McKeough, A., Bird, S., Tourigny, E., Romaine, A., Graham, S., Ottmann, J., & Jeary, J. (2008). Storytelling as a foundation to literacy development for Aboriginal children: Culturally and developmentally appropriate practices. Canadian Psychology/Psychologie Canadienne, 49(2), 148-154. Retrieved from

From the Abstract:
"There is substantial evidence that Aboriginal youth face serious challenges in schooling, in general, and in literacy development, specifically. Thus, it is essential to design early literacy programmes that engage Aboriginal children and produce positive outcomes. In this article, the authors propose that such programmes include oral storytelling by teachers and students because it is a precursor to reading and writing across cultures and a traditional Aboriginal teaching tool. Moreover, storytelling fits with Aboriginal epistemology—the nature of their knowledge, its foundations, scope, and validity. The authors begin by reviewing a representative sample of the research that has examined the outcomes of early literacy instruction with Aboriginal children. Next, the authors describe Aboriginal epistemology, highlighting the role of the oral tradition. Finally, the authors describe an ongoing study aimed at supporting early literacy development through a developmentally and culturally appropriate oral storytelling instruction programme."

Ohle, K. A. (2018). Early childhood teachers' use of dual language digital books. NHSA Dialog, 21(1), 1-21. Retrieved from

From the Abstract:
"This qualitative study investigated how dual language digital books are used by early childhood teachers working with primarily English-speaking Alaska Native children and families. In particular, there was a desire to know how the teachers used the dual language digital books in their classrooms and if the resources were used to foster early literacy and/or to help teach and preserve native languages. The research was situated in six preschool classrooms where researchers observed the teachers using the books and conducted semi-structured interviews to triangulate the data. Using a qualitative approach to analysis, findings emerged that teachers used the books to introduce specific content or concepts, to emphasize home – but not heritage - languages, and to reinforce early literacy skills using both whole group instruction and independent exploration time. Additionally, how they used the books appeared to be in direct response to their students and their needs. Implications for teachers, families, and administrators are shared."

Riser, Q. H., Rouse, H. L., Choi, J. Y., & Ku, S. (2020, April). The contribution of home literacy context to preschool academic competencies for American Indian and Alaska Native children. Child & Youth Care Forum, 49(2), 303-323. Springer US. Retrieved from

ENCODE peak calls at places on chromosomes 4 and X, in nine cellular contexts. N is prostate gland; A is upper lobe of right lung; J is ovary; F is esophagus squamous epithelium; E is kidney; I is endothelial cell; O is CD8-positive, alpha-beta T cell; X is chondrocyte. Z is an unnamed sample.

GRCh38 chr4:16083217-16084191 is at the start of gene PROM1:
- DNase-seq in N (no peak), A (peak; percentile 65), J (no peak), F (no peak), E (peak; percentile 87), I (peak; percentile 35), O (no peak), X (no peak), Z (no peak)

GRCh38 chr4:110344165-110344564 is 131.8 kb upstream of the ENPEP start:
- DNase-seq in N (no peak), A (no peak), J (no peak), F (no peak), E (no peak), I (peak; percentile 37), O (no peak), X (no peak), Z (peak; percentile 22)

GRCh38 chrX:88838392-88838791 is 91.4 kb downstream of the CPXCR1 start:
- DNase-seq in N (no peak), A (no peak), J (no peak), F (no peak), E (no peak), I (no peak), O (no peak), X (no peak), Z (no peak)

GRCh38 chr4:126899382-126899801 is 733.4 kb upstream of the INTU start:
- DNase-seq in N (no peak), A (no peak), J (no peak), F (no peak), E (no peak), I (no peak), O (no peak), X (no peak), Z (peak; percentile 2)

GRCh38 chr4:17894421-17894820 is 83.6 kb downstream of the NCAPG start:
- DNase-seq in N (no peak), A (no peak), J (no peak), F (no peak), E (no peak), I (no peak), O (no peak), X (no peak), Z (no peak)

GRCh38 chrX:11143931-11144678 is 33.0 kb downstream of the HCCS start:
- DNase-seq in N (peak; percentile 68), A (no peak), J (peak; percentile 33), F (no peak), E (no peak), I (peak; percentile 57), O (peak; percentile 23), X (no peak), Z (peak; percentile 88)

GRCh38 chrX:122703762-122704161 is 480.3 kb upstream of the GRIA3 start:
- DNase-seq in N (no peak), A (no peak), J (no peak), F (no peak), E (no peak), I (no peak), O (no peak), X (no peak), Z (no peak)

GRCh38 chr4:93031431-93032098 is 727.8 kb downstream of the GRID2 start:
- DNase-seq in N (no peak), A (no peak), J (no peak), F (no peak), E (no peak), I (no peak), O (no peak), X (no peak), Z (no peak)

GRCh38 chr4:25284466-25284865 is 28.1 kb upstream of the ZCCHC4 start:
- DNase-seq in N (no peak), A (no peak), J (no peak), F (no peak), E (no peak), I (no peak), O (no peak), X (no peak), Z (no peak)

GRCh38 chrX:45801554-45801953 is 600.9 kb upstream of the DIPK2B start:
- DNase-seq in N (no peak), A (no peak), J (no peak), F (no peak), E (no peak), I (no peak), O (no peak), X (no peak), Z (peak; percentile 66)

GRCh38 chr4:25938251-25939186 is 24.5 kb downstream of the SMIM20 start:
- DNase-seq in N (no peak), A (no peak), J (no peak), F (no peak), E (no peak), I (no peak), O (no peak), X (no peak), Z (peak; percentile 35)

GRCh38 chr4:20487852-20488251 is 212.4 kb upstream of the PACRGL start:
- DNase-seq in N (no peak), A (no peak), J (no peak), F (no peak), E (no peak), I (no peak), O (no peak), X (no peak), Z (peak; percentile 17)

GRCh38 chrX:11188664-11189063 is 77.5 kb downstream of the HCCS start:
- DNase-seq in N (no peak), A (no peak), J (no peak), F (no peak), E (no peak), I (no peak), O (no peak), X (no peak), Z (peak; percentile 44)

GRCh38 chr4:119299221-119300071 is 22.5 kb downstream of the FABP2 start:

From the Abstract:
"Background: Despite rich cultural, lingual, and tribal assets, American Indian and Alaska Native (AIAN) children experience suboptimal educational outcomes that start before kindergarten entry. Evidence suggests that home literacy activities may be supportive of developmental outcomes within this population, but these home literacy activities have not been substantially investigated with AIAN populations. Objective: This study examined how the overall home literacy context and individual home literacy indicators (i.e., frequency of shared book reading, singing songs, telling stories, and the number of books in the home) relate to AIAN children's preschool reading and math skills. Method: This study comprised data from the ECLS-B, which included a nationally-representative sample of 10,400 children born in 2001 and a deliberate oversample of AIAN children. Hierarchical regression analyses were conducted to investigate the relationships between home literacy and preschool reading and math skills with an analytic sample of 650 AIAN children. Results: Overall home literacy context was supportive of AIAN children's reading and math skill development, and the particular import of shared book reading was found in improving reading skills. Conclusion: Findings support the value of what parents do with their children (i.e. participate in home literacy activities) above and beyond relatively static economic or social characteristics (e.g., maternal education, income-to-needs ratio)."

Sharma, S. A., & Christ, T. (2017). Five steps toward successful culturally relevant text selection and integration. The Reading Teacher, 71(3), 295-307. Retrieved from

From the Abstract:
"Given the increasing diversity in U.S. schools and the impact of texts that reflect students' identities and experiences in the world, it has become imperative for teachers to be able to effectively integrate culturally relevant texts. In this article, the authors show how to do this using five steps to guide the process. First, teachers need to recognize the need for culturally responsive instruction. Second, they need to know more about their students' lives; the authors present three methods for discovering this. Third, teachers need ways to search for culturally relevant texts, such as using multicultural booklists and Google searches to learn more about authors. Fourth, the authors provide a construct for selecting a text that will likely be culturally relevant for a specific student. Fifth, the authors provide an example of critical questions and personal response opportunities for using these texts within instruction."